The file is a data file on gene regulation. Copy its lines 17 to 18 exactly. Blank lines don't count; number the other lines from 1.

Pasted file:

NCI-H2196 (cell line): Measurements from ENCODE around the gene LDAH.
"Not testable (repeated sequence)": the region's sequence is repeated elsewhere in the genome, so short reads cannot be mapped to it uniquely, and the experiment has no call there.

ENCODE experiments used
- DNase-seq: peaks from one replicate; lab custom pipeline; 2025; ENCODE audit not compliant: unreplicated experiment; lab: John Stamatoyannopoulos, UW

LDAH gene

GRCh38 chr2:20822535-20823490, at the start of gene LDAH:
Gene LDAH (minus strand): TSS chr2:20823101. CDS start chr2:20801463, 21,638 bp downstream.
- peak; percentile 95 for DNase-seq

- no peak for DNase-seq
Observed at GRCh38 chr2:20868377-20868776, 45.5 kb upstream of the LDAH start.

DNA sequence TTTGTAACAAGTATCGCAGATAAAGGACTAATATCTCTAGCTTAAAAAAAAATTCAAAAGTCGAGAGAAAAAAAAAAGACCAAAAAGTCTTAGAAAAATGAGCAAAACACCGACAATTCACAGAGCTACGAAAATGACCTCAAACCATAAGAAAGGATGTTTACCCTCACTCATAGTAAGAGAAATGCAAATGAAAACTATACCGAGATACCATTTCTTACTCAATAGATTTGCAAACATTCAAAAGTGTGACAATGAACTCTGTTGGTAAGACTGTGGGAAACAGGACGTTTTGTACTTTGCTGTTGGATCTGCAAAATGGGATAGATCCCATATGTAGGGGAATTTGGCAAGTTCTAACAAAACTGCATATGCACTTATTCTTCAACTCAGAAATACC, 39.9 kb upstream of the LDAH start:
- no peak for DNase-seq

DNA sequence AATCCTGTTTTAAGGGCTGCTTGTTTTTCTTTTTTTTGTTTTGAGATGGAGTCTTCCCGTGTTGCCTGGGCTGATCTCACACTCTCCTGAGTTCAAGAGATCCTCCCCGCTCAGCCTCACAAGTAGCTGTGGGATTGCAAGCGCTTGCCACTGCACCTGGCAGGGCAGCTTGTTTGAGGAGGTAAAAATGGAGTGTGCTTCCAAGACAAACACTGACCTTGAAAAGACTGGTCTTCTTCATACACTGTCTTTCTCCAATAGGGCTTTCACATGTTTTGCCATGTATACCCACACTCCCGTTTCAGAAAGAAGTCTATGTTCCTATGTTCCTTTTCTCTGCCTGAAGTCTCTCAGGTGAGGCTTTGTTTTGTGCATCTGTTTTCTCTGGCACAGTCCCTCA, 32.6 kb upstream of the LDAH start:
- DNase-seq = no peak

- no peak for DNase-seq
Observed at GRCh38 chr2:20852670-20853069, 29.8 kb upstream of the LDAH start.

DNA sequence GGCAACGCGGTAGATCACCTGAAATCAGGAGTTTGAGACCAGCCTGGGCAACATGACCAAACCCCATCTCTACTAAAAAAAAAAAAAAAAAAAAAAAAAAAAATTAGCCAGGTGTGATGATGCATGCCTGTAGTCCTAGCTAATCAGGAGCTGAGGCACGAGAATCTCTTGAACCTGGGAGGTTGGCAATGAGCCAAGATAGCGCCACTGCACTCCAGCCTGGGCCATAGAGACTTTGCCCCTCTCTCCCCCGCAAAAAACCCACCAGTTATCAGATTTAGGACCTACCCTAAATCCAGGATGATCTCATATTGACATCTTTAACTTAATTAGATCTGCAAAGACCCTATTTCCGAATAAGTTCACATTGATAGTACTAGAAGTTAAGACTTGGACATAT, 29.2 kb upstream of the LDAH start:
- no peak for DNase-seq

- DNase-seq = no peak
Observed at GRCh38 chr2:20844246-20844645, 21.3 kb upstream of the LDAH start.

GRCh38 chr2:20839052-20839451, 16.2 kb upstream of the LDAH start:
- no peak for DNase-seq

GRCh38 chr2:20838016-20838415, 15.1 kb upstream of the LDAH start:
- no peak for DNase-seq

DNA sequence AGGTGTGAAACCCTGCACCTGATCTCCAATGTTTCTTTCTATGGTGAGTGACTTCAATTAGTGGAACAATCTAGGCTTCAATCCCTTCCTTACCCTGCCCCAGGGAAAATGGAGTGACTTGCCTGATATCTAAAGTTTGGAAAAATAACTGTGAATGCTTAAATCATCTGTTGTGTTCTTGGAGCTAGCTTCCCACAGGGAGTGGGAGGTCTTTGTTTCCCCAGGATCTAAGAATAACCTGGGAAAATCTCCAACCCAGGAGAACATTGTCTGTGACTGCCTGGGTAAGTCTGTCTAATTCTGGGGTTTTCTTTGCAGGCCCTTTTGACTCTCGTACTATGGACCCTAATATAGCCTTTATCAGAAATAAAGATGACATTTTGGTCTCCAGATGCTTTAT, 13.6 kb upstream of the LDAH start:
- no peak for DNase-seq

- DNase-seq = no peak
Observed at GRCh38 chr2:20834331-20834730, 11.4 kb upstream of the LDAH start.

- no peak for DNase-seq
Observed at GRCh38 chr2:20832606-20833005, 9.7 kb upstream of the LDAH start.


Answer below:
DNA sequence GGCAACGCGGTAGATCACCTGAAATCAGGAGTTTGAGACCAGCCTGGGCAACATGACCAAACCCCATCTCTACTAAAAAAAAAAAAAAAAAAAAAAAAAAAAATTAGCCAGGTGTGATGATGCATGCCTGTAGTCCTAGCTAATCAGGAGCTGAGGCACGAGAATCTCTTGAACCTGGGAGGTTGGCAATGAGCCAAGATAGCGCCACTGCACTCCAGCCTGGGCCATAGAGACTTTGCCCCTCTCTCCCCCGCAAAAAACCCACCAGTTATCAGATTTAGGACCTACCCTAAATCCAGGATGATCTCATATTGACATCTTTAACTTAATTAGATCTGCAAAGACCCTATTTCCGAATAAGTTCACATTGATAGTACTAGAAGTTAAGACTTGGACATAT, 29.2 kb upstream of the LDAH start:
- no peak for DNase-seq